Hear from Joseph Aston, National Sales Manager at Vantage Private Finance as he talks about property financing trends and where the opportunity is in the current market.
Tell us a little about Vantage Private Finance?
We’ve been around for over 14 years, we’re directly authorised with the FCA – have been for 12 years. We’re a master broker, so actually a lot of our business comes from other brokers that aren’t able to place business. So, we deal with really specialist cases. Commercial finance, development finance, bridging finance. Complex Buy-to-Let, which is a huge market at the moment – whether that’s HMO, limited company, expats or foreign nationals, adverse credit even. And then we do residential First and Second Charge mortgages as well.
The thing I always like to say, is actually – we’re not unique. The broker model is fairly set, and I think anybody that is claiming to reinvent the wheel is probably telling porkies. The only thing you can focus on, is the rigour in which you deliver that service – and I’m lucky enough to represent a team in the back office who are doing this day in, day out. They deliver a superb service based on strong communication and expertise that’s been built up over the last 14 years.
We’re really passionate in coming back to people quickly and fundamentally we’re a little different in that we don’t charge any fees up front. So, we won’t take a penny from the client until the loan is released, until completion. Yes – we attract a lot of tat for that reason but actually we’re happy to have a speculative conversation with somebody about their financing needs or sort of their investment plans, with the hope that building a long-term partnership will help everybody to thrive. We only succeed when the market succeeds and whatever we can do to help that then obviously we want to.
Projects are so unique in their own right, and the borrower themselves. There’s a lot more specialist underwriting happening now. People can go and present a business plan, they can show their track record and the lenders are open to looking at individual projects, aren’t they?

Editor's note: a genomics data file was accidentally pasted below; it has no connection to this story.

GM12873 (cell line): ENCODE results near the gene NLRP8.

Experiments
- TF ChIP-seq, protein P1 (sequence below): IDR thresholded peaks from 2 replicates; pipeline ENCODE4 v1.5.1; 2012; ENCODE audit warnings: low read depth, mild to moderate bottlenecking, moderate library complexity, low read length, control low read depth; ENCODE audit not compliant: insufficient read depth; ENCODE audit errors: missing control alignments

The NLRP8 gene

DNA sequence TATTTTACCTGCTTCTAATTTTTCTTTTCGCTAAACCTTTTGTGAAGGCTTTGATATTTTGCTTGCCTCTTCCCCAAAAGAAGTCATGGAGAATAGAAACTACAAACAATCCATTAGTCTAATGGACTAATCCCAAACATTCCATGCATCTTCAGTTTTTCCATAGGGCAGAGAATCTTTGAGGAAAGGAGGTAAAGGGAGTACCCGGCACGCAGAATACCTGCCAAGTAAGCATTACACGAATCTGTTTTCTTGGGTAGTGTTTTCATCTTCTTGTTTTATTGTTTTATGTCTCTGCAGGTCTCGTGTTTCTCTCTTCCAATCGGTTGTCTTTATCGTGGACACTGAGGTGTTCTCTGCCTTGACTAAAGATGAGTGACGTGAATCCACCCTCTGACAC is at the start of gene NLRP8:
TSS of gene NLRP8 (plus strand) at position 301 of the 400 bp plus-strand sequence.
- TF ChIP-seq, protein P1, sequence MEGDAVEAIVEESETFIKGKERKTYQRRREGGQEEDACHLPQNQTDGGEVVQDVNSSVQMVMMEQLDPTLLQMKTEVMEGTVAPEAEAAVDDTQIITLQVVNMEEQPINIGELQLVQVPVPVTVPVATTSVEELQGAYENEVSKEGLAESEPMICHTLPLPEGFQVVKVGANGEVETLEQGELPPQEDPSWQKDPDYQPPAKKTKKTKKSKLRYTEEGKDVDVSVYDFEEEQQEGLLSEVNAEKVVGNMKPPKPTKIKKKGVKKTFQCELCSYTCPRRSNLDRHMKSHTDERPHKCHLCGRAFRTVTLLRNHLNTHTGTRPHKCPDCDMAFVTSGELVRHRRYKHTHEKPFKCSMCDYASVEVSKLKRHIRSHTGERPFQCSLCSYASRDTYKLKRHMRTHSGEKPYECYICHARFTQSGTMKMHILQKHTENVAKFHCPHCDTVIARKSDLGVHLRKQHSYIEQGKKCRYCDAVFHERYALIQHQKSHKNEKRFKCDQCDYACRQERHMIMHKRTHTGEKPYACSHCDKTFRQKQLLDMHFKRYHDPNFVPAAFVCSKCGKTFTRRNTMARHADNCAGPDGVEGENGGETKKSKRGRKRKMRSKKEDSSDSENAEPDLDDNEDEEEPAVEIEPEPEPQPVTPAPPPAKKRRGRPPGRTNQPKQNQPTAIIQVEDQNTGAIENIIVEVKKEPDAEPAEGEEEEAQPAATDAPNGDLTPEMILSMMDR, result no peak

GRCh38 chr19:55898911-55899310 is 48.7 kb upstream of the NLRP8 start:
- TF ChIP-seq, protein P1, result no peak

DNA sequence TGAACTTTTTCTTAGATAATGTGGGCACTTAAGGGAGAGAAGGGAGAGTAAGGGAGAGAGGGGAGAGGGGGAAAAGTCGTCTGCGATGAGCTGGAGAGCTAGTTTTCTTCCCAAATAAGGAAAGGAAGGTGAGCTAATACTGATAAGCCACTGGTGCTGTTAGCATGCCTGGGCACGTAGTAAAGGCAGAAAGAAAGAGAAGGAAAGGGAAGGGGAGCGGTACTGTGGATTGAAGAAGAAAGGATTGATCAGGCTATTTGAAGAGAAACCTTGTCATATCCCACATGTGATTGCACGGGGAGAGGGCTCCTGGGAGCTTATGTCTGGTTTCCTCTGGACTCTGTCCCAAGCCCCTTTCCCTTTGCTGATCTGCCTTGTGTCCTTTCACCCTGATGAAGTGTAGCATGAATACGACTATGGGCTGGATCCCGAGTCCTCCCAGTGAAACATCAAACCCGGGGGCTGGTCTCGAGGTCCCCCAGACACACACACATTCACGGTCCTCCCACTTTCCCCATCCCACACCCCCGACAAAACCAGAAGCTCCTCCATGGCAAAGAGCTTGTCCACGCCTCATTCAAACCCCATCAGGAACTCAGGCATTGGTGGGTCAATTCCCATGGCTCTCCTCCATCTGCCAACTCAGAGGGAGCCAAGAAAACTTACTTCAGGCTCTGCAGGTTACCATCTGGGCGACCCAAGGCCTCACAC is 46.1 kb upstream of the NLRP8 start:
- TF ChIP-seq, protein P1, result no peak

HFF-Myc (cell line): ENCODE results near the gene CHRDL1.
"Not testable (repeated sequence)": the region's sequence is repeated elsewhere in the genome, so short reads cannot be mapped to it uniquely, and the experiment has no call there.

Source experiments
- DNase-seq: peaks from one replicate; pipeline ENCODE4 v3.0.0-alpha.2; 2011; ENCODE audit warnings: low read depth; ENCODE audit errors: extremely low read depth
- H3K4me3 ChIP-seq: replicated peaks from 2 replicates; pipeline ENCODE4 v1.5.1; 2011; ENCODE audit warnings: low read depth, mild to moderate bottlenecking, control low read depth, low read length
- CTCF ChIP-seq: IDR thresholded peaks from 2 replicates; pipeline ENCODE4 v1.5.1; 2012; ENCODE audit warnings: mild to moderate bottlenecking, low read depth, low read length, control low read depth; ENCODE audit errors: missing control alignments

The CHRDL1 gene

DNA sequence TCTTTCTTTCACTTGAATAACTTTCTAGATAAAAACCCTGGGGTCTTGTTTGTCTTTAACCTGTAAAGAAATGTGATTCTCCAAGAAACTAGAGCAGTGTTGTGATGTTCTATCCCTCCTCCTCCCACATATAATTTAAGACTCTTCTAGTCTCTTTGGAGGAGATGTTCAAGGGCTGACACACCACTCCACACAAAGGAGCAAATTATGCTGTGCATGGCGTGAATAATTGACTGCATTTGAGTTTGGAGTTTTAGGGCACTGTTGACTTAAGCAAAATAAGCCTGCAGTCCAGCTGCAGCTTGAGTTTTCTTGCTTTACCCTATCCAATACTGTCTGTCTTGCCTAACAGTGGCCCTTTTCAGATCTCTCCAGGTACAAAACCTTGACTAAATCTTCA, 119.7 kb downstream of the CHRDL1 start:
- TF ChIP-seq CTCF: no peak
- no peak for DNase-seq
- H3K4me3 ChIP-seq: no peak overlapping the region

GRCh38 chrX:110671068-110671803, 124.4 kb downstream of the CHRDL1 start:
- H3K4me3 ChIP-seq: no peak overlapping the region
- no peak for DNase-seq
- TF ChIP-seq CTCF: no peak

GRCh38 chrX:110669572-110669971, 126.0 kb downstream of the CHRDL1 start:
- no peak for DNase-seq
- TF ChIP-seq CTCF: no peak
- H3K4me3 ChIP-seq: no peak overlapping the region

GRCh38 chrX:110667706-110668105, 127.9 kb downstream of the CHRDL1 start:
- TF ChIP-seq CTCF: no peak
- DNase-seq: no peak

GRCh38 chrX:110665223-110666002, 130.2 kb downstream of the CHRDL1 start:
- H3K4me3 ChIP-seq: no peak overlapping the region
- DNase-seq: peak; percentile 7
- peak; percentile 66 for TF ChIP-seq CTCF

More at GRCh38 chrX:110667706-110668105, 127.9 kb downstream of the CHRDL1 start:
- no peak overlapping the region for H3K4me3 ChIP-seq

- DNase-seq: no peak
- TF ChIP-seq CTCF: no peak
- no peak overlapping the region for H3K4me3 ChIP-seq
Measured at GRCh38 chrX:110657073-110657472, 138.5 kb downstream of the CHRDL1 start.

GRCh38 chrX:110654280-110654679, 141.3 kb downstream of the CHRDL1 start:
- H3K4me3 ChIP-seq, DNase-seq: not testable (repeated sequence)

Yes, very much so. When people bring a case to us we always say how it’s really important to bring your ‘CV’ – we don’t care where you’ve worked, it’s about your experience in property. The more experience you’ve got, even the little things – refurbishing your own home, redecorating, moving a kitchen around, it all starts to give a lender confidence that you might know what you’re doing. Fundamentally all lenders, all property products, all they ever care about is risk. To advert the risk, or suddenly lower the risk seemingly to a lender will give you a far wider range of options.
There’s a huge interest in build-to-rent, in other words to buy, build out, but then hold for the long-term. Is that a trend that you’re seeing?
Yes, very much so. What we’re seeing really is that people who were originally what I would call a ‘standard landlord’, I mean that in a nice way – ‘I own two or three properties, and I’ve got a passive income’. With tax regulation changes, with other sort of barriers put in place, they want to know ‘how do we get more money from our investment?’. And actually, what they’re starting to do is consider the light refurb – buying distress properties, properties under market value, do some work, get it to a habitable space – and remortgage for the long term.
The people who have already been doing that, are now looking at heavier refurbishments; office blocks to residential, a change in use from a single dwelling to an HMO – and it’s the people who have then been doing these heavier projects, heavier refurbishments are now considering a ground-up build and moving into the development market. So, everybody seems to be sort of trying to elevate themselves what I would say one step – and that’s great, that’s fantastic because it means the space is becoming more professional. I think we’re seeing less accidental landlords at the moment, and long-term it is leading to more people ambitiously developing and building, and wherever we can support that, we’re really enjoying getting stuck into it.
It pushes innovation as well, doesn’t it?
Absolutely, people are coming up with all sorts of different ideas. A lot of people are talking about show homes, and actually how can they take on a number of show homes, at least as short-term. Holiday lets are coming up, the Airbnb revolutionised holiday letting and actually how do lenders finance people who want to let them out on that basis? Serviced, apartments, all of this sort of need, investment from abroad has also changed how landlords are looking at the UK – and lenders have to respond.
Lenders have to have a product that matches the needs of the people, and we’re lucky to have those relationships. I would recommend to anybody in this field to speak to a broker, a specialised broker, whether it’s us or not – I hope so. Somebody who can pick up the phone above that first level of underwriting and say there’s common sense behind this deal, and what can we do? What can we do together to get this across the line because lending needs to be happening if the market wants to thrive, and the lenders want to – you just need to know where to go to.
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